While we recognize its design sophistication as well as its broader emphasis on social determinants of health, this model has at least two limitations in our assessment. First, the assumptions about the behavior of certain population-level variables may not be valid a priori or generalizable. Secondly, as is applicable to many similar simulation models, it may not be resilient or adaptable enough to capture real-life individual decisions made in real time in dissonance with decision-making patterns built into the simulation. Finally, we wonder about the effectiveness of the model in building robust, enduring person-to-person human relationships within a community.

Among the models we analyzed, the one that comes closest to our vision of a Relational Society is Hilary Cottam’s trailblazing work on unleashing the power of people’s untapped capabilities in high-risk vulnerable communities through the hard work of relationship-building one-one-one, often one community at a time, enabling agency and self-actualization for individuals living in despair on the margins of the society with support from England’s public welfare systems designed for restoration in the aftermath of World War II. Cottam’s community-based model of social transformation is grounded in empathetic listening for health and social care needs through the eyes of the care recipients, by one-on-one relational engagement with their lived realities in their own dwellings, and helping them realize their own capabilities in the context of these lived realities. Relationality is thus central to her model.  

At the same time, Cottam’s model argues that no matter how strong the will for change, or the power of the rhetoric behind a transformative approach, it will ultimately fail unless the technologies and programs through which participants are engaged are aligned with the 21st century era and its realities. Thus, the argument is that relationality can thrive in our current technologically intensive environment, if one-on-one human connections are intentionally kept at the center of everyday living, with technology used not to replace but rather to facilitate relationships. Outcome metrics must be changed as well.  Even when the need to grow and develop people’s capabilities is understood, if the success of a service remains determined by system-focused outcomes, rather than by capabilities grown; or when metrics emphasize costs saved rather than resources unlocked, then that service will be forced to continue to deliver in dehumanizing and disempowering ways and deep meaningful change will not be realized.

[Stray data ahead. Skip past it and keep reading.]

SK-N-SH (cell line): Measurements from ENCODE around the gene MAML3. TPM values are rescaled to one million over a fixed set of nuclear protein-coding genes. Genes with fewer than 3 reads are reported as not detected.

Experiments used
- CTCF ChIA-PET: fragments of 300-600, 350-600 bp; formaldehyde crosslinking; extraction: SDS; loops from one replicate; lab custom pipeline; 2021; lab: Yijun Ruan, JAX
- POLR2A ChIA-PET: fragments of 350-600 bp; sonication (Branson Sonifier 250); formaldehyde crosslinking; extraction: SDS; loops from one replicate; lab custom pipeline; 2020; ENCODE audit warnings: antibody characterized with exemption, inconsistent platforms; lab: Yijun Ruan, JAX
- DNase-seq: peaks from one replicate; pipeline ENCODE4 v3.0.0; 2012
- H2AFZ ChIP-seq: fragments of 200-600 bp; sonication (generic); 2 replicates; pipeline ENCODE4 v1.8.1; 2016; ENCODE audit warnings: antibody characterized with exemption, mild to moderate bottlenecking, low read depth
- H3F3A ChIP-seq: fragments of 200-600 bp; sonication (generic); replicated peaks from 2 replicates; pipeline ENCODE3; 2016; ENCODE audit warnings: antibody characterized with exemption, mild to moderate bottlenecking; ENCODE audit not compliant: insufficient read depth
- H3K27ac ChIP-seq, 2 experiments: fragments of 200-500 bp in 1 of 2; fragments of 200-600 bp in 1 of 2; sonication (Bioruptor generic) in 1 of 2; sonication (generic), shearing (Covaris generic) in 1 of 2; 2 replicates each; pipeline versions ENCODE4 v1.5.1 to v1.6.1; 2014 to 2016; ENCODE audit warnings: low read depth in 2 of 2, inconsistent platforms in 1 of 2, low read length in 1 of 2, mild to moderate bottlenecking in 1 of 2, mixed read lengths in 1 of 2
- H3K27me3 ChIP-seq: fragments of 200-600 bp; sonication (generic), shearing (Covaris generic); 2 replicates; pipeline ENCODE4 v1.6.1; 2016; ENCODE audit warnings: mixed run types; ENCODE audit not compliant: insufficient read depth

Cottam’s Participle Initiative, established over ten years ago, was at the forefront internationally of measuring capability growth at a personal level as well as understanding the wider systemic measures of success that are needed to fully embed a capability approach across public services. In sum, people in despair should be helped to build their own capabilities through an empathetic relational approach, thus enabling them to spread this approach through their own community connections. Organizations and their service delivery models must be designed to support this fundamentally relational approach. Cottam’s Participle model is thus a multi-level, multi-dimensional model of change, much more so than the other models we explored.